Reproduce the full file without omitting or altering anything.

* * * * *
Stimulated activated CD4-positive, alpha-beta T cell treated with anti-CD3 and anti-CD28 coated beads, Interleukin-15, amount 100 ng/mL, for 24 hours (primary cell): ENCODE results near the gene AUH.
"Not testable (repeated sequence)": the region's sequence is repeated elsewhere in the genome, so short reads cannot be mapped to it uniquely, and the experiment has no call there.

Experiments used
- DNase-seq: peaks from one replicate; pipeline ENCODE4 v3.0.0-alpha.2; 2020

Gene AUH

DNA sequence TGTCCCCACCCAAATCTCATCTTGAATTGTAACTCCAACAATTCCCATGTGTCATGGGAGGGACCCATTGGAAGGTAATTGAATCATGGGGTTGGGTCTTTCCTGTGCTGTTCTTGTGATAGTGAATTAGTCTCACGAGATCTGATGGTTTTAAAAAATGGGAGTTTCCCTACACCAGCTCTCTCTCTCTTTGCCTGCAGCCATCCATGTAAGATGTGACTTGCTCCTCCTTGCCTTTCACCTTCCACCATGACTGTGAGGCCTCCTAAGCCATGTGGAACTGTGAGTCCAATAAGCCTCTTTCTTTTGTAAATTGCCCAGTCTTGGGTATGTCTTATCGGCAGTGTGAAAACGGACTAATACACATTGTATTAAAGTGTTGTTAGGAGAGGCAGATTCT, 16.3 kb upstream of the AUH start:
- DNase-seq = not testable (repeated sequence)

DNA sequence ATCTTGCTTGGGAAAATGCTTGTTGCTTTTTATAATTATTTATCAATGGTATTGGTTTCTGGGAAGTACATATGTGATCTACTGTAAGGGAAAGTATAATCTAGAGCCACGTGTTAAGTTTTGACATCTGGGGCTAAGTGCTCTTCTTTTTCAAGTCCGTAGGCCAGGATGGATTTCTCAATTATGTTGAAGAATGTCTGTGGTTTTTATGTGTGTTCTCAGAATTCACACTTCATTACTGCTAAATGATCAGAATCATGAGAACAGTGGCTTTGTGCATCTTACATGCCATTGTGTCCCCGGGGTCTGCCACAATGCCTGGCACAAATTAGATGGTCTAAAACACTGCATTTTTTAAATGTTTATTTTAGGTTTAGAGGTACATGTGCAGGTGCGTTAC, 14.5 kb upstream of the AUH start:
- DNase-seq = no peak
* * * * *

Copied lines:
Stimulated activated CD4-positive, alpha-beta T cell treated with anti-CD3 and anti-CD28 coated beads, Interleukin-15, amount 100 ng/mL, for 24 hours (primary cell): ENCODE results near the gene AUH.
"Not testable (repeated sequence)": the region's sequence is repeated elsewhere in the genome, so short reads cannot be mapped to it uniquely, and the experiment has no call there.

Experiments used
- DNase-seq: peaks from one replicate; pipeline ENCODE4 v3.0.0-alpha.2; 2020

Gene AUH

DNA sequence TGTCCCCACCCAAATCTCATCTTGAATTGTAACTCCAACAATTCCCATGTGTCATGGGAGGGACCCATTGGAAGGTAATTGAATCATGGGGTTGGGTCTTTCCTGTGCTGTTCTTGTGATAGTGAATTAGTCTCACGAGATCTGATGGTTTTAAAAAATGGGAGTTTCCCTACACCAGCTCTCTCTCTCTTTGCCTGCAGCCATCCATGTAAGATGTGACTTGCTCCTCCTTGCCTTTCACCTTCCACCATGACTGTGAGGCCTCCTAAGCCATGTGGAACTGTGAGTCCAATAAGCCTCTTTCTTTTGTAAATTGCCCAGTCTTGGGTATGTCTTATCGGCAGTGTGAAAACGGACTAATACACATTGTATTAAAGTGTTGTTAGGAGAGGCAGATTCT, 16.3 kb upstream of the AUH start:
- DNase-seq = not testable (repeated sequence)

DNA sequence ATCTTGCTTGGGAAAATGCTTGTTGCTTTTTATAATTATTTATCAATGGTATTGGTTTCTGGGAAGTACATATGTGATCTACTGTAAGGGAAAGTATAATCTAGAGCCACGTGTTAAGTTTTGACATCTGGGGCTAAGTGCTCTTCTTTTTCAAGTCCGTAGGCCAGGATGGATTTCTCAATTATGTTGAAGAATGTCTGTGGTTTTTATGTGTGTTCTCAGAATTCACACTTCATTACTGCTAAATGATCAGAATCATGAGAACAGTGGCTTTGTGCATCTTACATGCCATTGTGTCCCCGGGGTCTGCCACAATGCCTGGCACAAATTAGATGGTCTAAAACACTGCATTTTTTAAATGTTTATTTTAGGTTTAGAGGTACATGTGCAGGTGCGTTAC, 14.5 kb upstream of the AUH start:
- DNase-seq = no peak